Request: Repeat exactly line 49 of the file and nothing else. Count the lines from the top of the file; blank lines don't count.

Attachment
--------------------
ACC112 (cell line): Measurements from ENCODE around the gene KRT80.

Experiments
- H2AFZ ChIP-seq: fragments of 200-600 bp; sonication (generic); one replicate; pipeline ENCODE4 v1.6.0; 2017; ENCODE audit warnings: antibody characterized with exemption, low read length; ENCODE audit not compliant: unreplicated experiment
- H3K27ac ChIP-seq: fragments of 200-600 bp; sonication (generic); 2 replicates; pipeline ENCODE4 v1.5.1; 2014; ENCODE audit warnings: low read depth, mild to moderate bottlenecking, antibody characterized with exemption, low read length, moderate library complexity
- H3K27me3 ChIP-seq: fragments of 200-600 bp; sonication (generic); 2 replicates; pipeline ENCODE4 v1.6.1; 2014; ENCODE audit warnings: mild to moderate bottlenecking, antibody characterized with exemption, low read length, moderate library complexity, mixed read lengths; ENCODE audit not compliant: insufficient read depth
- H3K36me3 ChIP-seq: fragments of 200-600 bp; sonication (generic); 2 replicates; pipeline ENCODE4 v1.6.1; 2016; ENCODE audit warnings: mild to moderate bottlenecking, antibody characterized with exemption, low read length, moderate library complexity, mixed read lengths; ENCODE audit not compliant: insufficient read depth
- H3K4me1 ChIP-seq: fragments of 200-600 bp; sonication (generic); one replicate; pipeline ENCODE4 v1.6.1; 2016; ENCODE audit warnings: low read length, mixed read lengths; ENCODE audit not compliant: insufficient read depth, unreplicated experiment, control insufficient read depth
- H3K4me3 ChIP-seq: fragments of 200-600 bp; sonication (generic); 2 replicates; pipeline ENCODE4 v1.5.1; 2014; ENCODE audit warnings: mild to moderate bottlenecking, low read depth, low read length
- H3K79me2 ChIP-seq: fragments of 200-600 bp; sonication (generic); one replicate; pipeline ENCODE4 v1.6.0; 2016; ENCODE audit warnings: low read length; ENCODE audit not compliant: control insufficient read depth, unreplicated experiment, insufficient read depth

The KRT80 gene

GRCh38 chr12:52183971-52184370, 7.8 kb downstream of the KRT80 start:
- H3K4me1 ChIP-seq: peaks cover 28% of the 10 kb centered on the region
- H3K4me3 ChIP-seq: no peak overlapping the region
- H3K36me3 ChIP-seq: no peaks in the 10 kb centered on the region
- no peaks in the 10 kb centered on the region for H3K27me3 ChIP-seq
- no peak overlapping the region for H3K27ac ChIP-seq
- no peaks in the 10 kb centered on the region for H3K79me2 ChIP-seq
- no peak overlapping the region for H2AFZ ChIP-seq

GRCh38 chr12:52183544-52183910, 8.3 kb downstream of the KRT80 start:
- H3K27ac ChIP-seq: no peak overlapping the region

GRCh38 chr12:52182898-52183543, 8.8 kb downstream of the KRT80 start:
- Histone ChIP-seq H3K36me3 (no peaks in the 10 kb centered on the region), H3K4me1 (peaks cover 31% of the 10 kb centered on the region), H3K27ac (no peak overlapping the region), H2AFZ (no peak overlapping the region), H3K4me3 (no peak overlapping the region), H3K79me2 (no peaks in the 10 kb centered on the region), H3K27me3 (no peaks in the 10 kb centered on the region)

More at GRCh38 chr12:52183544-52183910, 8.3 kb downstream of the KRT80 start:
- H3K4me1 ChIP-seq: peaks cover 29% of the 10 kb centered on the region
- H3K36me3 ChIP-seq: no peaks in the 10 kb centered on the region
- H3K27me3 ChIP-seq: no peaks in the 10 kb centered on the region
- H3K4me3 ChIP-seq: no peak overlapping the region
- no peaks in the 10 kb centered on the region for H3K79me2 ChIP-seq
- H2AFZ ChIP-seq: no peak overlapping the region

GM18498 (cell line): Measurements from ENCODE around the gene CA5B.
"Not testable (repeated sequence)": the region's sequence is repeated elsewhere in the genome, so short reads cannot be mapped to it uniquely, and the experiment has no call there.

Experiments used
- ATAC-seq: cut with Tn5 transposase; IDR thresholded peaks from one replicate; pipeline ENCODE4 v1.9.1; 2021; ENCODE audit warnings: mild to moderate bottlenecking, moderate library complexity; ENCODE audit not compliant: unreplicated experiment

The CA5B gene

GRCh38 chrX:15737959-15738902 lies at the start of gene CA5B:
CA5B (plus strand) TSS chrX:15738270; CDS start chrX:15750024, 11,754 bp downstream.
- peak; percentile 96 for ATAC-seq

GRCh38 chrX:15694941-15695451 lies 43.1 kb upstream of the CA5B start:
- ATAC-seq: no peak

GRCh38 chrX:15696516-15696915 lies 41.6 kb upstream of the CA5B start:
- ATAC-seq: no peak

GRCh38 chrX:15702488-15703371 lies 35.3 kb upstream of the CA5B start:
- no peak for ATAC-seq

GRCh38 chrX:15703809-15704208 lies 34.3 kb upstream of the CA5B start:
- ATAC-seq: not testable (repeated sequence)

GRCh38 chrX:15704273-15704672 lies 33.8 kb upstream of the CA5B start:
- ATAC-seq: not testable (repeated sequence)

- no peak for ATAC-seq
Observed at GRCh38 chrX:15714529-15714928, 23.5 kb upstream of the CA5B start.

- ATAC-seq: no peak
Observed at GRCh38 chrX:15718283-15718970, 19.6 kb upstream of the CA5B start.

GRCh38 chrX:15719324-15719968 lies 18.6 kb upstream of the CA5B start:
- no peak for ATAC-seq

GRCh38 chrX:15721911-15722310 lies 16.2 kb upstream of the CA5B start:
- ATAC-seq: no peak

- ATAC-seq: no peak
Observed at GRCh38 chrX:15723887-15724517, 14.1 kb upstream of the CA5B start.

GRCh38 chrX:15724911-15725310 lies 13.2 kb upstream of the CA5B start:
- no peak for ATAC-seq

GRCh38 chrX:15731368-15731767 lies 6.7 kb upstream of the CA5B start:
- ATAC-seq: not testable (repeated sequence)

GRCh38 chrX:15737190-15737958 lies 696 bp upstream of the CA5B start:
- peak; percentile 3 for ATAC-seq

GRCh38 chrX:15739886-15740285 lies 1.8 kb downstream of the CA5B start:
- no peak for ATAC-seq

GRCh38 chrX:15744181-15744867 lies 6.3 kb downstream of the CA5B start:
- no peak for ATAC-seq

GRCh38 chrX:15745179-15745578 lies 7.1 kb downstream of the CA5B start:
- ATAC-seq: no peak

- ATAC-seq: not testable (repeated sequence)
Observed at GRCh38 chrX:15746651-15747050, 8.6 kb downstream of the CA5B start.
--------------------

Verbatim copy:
Observed at GRCh38 chrX:15714529-15714928, 23.5 kb upstream of the CA5B start.